Arden Lambert


May 21, 2019


May 21, 2019


May 21, 2019

Aretha Franklin‘s rendition of “Mary Don’t You Weep” may have not been the best of all its recordings, but her soulful and powerful rendition of the song gave life to it. Franklin always gives 100% of her self to the songs she sang, and that’s why many people adore her music. Her version of “Mary Don’t You Weep” is immaculate, and we can’t get enough of it.

Aretha Franklin Mary Don't You Weep The Swan Silvetones
Aretha Franklin performing at the New Orleans Jazz Festival/ Photo by Leon Morris/Getty Images

“Mary Don’t You Weep” Background

The traditional gospel song is known by many names, “Mary Don’t You Weep,” “O Mary Don’t You Weep,” and “Oh Mary, Don’t You Weep, Don’t You Mourn.” Whatever the title is, all have the same meaning and message to the song. It was written during the American Civil War. Many believed that it was written by slaves as a song to comfort them in their tragic lives. The first known recording of the song was in 1915 by the Fisk Jubilee Singers. They brought life to the song and made it known to singers from different genres of music.

“Mary Don’t You Weep” was based on both the Old and New Testament of the Bible. The story was derived from Mary, who was begging Jesus to raise her dead brother, Lazarus, from the dead. The other story is about the Pharaoh’s army who were drowned in the Red Sea. These stories, combined, brought life to a song that shows us hope in life. The raising of the dead and the eradication of one’s enemy has taught us that God will never forsake us. He will forever guide us and save us. His undying love for us will serve as our strength in life.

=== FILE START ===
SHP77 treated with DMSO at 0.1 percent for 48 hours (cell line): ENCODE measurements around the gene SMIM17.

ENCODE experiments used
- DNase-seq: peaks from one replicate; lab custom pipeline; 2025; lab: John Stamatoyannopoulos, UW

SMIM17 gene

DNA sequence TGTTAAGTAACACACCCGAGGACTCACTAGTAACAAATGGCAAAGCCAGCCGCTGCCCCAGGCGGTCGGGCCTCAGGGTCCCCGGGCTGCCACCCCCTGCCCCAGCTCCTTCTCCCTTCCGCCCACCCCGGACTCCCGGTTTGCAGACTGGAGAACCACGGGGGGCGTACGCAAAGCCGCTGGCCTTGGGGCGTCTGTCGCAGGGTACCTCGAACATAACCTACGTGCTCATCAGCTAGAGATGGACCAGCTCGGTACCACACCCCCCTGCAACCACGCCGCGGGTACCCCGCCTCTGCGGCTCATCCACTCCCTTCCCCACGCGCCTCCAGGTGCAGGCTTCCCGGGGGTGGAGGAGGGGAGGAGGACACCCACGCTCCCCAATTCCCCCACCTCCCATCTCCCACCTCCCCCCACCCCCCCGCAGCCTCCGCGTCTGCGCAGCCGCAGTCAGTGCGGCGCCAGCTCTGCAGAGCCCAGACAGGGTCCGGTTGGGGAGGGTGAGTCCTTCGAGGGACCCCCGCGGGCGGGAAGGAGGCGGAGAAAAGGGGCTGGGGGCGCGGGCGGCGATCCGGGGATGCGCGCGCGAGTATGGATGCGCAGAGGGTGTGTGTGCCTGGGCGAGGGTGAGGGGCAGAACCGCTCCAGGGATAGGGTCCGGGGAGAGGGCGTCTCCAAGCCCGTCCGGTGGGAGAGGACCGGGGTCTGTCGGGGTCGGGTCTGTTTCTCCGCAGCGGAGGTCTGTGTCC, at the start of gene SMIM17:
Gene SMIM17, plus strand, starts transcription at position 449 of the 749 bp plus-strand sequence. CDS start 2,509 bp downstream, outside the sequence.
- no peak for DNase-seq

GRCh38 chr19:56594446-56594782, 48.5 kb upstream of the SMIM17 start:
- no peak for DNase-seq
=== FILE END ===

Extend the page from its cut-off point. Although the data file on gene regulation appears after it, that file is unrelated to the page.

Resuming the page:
Aretha Franklin’s Live Recording and Amazing Grace Album

If most artists recorded the song in a studio and made some changes to make it sound perfect, Franklin recorded it the other way. She made a version where she sang it live. And here, you can hear how perfect her voice is. “Mary Don’t You Weep” became one of the recordings from her album Amazing Grace in 1972. The album sold about two million copies, leading to being platinum-certified by RIAA in 1992. Furthermore, she won the Grammy Award for Best Soul Gospel Performance in 1973.

Here’s Aretha Franklin’s live version.

The Best Version

The best-known rendition of this spiritual song was recorded by The Swan Silvertones in 1958. Their cover of the song was inducted into the Library of Congress’s National Recording Registry. What makes their version unique is that a part of the song was changed by the lead singer.

Here’s the rendition of The Swan Silvertones.


Aretha Franklin



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